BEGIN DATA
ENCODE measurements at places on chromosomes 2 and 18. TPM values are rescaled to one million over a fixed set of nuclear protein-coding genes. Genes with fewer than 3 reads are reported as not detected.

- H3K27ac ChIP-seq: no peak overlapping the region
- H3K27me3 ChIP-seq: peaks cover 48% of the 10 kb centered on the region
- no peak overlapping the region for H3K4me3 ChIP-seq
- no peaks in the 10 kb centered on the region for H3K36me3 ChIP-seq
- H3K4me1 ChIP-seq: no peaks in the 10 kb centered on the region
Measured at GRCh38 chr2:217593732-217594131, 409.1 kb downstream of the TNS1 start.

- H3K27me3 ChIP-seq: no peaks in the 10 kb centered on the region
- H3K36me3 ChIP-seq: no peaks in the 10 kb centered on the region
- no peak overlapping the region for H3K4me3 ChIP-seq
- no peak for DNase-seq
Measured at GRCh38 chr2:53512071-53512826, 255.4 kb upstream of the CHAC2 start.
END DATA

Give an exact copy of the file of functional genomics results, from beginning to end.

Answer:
ENCODE measurements at places on chromosomes 2 and 18. TPM values are rescaled to one million over a fixed set of nuclear protein-coding genes. Genes with fewer than 3 reads are reported as not detected.

- H3K27ac ChIP-seq: no peak overlapping the region
- H3K27me3 ChIP-seq: peaks cover 48% of the 10 kb centered on the region
- no peak overlapping the region for H3K4me3 ChIP-seq
- no peaks in the 10 kb centered on the region for H3K36me3 ChIP-seq
- H3K4me1 ChIP-seq: no peaks in the 10 kb centered on the region
Measured at GRCh38 chr2:217593732-217594131, 409.1 kb downstream of the TNS1 start.

- H3K27me3 ChIP-seq: no peaks in the 10 kb centered on the region
- H3K36me3 ChIP-seq: no peaks in the 10 kb centered on the region
- no peak overlapping the region for H3K4me3 ChIP-seq
- no peak for DNase-seq
Measured at GRCh38 chr2:53512071-53512826, 255.4 kb upstream of the CHAC2 start.